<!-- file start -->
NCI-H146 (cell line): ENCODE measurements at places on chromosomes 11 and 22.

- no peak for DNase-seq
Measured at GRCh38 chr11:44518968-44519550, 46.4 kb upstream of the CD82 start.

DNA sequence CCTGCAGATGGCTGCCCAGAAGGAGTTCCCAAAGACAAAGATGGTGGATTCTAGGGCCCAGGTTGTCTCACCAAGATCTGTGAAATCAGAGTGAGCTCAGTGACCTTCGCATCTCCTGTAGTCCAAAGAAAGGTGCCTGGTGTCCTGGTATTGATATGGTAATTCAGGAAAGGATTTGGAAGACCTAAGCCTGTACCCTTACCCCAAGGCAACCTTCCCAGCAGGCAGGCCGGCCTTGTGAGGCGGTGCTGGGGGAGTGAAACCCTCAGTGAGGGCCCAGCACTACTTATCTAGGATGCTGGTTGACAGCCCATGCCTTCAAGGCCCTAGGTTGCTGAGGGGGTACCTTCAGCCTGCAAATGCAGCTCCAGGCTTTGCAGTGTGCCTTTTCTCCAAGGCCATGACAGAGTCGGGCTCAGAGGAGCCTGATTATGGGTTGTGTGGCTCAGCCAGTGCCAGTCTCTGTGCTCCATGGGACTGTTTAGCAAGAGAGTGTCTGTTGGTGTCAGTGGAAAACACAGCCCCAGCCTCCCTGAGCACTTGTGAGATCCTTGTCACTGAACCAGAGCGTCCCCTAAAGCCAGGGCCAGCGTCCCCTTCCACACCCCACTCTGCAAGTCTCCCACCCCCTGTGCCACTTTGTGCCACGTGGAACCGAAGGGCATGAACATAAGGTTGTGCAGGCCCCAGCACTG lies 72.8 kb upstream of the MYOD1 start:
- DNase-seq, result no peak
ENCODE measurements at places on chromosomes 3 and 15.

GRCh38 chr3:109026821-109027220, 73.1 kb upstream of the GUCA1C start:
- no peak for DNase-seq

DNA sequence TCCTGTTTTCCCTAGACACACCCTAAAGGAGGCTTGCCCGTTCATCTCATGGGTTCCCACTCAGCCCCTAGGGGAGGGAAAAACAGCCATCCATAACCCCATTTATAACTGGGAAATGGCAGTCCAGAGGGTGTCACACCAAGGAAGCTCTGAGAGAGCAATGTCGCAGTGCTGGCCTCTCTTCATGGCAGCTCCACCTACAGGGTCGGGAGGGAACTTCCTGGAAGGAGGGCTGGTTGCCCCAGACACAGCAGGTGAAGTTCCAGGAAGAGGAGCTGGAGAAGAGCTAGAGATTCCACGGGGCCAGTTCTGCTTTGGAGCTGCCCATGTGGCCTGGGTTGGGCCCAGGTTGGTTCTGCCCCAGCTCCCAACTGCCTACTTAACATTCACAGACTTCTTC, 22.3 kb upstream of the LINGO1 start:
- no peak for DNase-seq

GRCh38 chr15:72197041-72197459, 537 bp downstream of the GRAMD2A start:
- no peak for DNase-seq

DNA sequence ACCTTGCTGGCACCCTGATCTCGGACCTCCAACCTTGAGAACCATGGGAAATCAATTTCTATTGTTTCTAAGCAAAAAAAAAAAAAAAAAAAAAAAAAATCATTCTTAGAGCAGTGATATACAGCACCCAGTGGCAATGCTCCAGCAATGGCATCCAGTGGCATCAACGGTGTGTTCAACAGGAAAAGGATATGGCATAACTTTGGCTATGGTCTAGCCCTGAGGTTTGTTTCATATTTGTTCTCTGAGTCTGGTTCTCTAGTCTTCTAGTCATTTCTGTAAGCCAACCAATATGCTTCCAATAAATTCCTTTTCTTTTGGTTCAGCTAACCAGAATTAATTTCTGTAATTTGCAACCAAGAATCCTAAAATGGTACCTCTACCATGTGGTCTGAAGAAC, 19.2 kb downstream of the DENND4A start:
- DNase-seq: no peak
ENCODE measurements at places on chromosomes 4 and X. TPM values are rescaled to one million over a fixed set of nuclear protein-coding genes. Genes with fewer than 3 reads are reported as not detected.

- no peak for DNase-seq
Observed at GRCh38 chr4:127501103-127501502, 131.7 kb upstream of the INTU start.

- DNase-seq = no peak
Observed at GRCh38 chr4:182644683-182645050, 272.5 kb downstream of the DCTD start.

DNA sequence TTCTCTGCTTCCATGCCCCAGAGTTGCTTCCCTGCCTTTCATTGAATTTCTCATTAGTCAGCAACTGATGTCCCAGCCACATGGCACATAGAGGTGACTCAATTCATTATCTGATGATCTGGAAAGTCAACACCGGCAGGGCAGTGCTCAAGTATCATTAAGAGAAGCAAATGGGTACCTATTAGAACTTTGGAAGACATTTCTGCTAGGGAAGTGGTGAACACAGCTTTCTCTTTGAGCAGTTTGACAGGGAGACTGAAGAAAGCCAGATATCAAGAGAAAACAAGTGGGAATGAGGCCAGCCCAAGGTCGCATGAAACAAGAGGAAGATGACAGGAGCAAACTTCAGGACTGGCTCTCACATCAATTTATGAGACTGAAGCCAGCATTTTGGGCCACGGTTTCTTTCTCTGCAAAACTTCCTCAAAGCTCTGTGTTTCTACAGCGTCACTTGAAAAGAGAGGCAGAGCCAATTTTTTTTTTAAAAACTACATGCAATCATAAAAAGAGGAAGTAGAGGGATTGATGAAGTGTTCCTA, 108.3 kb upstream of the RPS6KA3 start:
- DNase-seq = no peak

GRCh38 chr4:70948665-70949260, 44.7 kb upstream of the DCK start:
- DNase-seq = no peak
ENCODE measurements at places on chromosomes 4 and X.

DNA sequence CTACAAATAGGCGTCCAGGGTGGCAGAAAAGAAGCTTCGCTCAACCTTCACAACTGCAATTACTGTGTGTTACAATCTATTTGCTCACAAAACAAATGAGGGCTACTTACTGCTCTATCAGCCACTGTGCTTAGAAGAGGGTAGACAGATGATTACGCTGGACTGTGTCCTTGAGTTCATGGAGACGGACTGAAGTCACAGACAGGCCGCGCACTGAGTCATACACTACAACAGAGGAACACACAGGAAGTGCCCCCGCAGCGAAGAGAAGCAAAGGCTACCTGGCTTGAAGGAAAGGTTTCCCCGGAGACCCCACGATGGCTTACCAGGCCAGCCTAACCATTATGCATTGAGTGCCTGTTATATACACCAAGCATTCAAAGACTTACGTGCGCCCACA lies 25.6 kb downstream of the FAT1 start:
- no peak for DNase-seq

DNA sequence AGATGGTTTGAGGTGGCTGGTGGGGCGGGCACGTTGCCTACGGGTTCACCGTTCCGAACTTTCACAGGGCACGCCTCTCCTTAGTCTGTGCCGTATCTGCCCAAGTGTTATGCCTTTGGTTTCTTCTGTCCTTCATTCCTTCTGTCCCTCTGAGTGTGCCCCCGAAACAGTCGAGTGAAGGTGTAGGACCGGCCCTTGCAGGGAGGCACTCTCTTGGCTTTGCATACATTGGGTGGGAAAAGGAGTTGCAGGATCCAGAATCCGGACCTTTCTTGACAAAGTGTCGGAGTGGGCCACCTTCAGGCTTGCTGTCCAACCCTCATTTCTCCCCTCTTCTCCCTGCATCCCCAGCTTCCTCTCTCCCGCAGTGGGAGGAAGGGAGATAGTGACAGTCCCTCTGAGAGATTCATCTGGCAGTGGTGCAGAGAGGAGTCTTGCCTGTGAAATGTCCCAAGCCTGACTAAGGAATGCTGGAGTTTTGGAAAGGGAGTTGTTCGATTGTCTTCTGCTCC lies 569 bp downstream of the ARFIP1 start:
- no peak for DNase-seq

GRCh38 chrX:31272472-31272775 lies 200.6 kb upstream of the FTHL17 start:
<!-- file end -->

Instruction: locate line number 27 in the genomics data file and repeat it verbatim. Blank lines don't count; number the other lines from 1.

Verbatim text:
DNA sequence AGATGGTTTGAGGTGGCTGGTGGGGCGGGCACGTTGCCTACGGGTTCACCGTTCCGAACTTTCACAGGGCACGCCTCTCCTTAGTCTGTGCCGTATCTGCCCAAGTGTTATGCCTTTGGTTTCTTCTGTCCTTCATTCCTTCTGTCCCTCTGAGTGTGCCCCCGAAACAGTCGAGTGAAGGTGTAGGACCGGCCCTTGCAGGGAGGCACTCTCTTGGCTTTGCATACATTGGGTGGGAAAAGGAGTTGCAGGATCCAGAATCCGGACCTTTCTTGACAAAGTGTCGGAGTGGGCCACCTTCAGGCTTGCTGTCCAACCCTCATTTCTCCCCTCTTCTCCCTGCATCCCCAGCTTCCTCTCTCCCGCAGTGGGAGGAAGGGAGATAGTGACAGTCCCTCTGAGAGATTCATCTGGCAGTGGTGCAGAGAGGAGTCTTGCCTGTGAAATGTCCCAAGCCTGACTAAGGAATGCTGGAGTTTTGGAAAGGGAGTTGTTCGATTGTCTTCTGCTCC lies 569 bp downstream of the ARFIP1 start: